Allergy Antibiotic Reactions, Starting from Light to Threatening Life

Allergic antibiotics are present in 1 in 15 people, especially against penicillin and cephalosporin antibiotic drugs. Although allergic reactions to antibiotic allergies are not harmful, but in some cases, allergic antibiotics can cause death.

Antibiotics is a drug used to kill infectious bacteria. A person suffering from a throat infection, an ear infection, a urinary tract infection, or a sinus infection because the bacteria need to take antibiotics for the infection to heal. Antibiotics consist of various types with different targets and ways of working. But be sure before taking antibiotics, you have no history of allergies such antibiotics.

 

Symptoms of Allergy Antibiotics

Allergic reactions antibiotics usually appear after the patient taking certain antibiotics. Similar to allergic reactions of other drugs, an allergic reaction to antibiotics can also appear characterized by a variety of symptoms.

Classified as mild symptoms, if the allergic reaction of antibiotics is limited to the skin becomes red, itchy, dry and swollen. While in a more serious allergic reaction, the consumption of antibiotic drugs can cause a person’s skin to become blistered and peeling. In addition, a more serious allergic reaction can lead to more severe visual disturbances and swelling of certain parts of the body, such as lips and eyelids, accompanied by itching.

For cases of severe allergic antibiotics may cause a reaction anaphylaxis in the patient. Patients will experience shortness of breath or difficulty breathing, increased heart rate, tingling, to fainting. Although rare, patients with anaphylaxis may lose lives if not treated promptly.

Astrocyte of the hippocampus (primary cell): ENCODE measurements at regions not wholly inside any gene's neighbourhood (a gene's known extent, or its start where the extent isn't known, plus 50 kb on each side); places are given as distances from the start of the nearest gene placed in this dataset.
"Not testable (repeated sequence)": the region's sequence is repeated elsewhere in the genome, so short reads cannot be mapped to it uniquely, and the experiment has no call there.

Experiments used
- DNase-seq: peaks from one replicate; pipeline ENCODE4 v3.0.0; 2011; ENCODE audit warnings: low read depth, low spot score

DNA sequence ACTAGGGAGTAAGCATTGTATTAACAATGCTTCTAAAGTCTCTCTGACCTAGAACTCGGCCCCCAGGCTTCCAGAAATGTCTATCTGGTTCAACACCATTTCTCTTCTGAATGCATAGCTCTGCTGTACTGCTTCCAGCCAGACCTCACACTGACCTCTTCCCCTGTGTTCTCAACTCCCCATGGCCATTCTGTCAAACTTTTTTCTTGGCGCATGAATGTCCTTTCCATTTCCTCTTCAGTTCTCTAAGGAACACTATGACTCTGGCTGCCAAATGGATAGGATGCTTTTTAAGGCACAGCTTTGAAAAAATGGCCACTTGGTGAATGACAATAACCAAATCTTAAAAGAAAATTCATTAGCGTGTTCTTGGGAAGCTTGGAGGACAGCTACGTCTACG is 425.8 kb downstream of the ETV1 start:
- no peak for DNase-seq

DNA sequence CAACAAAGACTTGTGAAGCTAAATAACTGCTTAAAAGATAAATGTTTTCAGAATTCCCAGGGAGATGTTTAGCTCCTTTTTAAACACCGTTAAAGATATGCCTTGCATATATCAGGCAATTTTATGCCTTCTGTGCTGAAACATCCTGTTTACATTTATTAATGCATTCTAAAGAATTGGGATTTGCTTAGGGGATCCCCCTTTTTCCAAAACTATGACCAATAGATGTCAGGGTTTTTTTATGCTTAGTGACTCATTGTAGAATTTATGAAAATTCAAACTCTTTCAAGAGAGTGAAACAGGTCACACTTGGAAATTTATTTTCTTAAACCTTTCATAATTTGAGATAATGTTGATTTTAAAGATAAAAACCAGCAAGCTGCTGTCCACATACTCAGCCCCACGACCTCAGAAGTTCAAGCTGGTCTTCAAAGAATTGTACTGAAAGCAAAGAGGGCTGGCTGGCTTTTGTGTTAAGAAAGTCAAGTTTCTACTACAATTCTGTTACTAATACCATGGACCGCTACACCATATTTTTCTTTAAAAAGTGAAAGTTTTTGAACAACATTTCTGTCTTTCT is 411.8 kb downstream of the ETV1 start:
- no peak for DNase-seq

Overcoming Allergy Antibiotics

To find out allergic antibiotics suffered, the doctor may see what medications are being consumed, and confirm through a history of complaints that occur along with the physical examination of the patient.

Meanwhile, to ensure the cause of allergies suffered more specifically, doctors can recommend allergy tests in the form of blood tests, patch tests, or puncture tests against antibiotics that are suspected of causing allergies. If this test has been done and proven to have allergies to certain antibiotics, the first step should be to stop the antibiotic and replace it with other types of antibiotics that do not trigger allergic reactions.

Drugs usually given by the doctor to handle allergic reactions, among others:

Drug antihistamines given in order to reduce or stop the itching, rash, and sneezing due to antibiotic allergy. Consumption of antihistamines can cause drowsiness and difficulty concentrating, so it is not advisable to take this drug while driving. For side effects antihistamine consumption includes: dry mouth, nausea and vomiting, anxiety, difficulty urinating and blurred vision.

Corticosteroids can be given to overcome the inflammation caused by a more serious allergic reaction. Generally, the use of corticosteroids does not cause significant side effects if taken with a low dose and a short period of time according to doctors recommended dosage. As for, side effects that can occur include increased appetite, mood changes and insomnia.

Epinephrine given to overcome allergic antibiotics that cause a person to experience anaphylactic reactions. These drugs are given to increase blood pressure and help the patient to breathe. Epinephrine injections are generally given to the muscles, as on the outer side of the thigh. Epinephrine should be reconsidered for safety, in patients with a history of heart disease, high blood pressure, asthma, Parkinson’s disease, depression, thyroid or adrenal glands, and uncontrolled diabetes.

Watch for allergic antibiotic reactions that occur to you. Inform the history of allergies you have experienced to your doctor, whenever you will be prescribed antibiotics, to avoid any recurring allergic reactions. If severe antibiotic allergic reactions arise, consult a doctor immediately or visit the emergency room at a nearby health facility.

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